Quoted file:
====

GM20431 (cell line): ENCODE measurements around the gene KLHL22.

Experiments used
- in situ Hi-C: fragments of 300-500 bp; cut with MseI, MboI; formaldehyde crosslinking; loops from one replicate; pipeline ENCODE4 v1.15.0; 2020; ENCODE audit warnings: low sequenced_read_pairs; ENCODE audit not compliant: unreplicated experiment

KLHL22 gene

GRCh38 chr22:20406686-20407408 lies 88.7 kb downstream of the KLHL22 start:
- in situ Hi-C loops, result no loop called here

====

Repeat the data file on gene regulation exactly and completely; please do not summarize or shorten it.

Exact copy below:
GM20431 (cell line): ENCODE measurements around the gene KLHL22.

Experiments used
- in situ Hi-C: fragments of 300-500 bp; cut with MseI, MboI; formaldehyde crosslinking; loops from one replicate; pipeline ENCODE4 v1.15.0; 2020; ENCODE audit warnings: low sequenced_read_pairs; ENCODE audit not compliant: unreplicated experiment

KLHL22 gene

GRCh38 chr22:20406686-20407408 lies 88.7 kb downstream of the KLHL22 start:
- in situ Hi-C loops, result no loop called here